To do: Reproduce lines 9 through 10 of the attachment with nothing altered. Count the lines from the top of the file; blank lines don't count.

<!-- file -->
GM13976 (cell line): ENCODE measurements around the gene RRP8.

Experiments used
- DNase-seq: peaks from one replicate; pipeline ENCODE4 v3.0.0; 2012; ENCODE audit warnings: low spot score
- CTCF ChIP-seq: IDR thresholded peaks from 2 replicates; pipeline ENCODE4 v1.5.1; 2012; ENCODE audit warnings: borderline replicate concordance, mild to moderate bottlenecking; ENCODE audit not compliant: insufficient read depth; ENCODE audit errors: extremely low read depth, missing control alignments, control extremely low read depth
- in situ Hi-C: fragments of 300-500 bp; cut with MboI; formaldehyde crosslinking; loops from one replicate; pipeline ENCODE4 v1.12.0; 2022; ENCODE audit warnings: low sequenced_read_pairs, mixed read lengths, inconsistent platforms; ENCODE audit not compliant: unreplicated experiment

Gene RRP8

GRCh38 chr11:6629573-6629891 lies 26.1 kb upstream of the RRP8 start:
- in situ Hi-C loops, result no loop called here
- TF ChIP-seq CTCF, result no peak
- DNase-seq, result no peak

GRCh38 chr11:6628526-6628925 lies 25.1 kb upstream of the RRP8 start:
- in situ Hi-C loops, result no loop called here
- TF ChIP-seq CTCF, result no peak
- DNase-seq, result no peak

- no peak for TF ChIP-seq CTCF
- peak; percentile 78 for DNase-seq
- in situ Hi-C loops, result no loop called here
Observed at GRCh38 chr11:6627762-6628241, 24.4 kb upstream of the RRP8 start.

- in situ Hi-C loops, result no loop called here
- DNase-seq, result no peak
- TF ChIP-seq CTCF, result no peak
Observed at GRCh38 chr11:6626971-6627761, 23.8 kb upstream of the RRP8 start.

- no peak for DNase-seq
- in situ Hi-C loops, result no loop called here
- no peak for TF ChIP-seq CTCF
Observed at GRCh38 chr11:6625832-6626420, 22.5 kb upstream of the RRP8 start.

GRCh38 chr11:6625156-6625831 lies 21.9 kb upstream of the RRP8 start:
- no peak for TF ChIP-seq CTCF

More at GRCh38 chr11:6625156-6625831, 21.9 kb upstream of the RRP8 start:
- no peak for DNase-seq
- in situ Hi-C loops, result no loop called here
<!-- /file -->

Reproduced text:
- TF ChIP-seq CTCF, result no peak
- DNase-seq, result no peak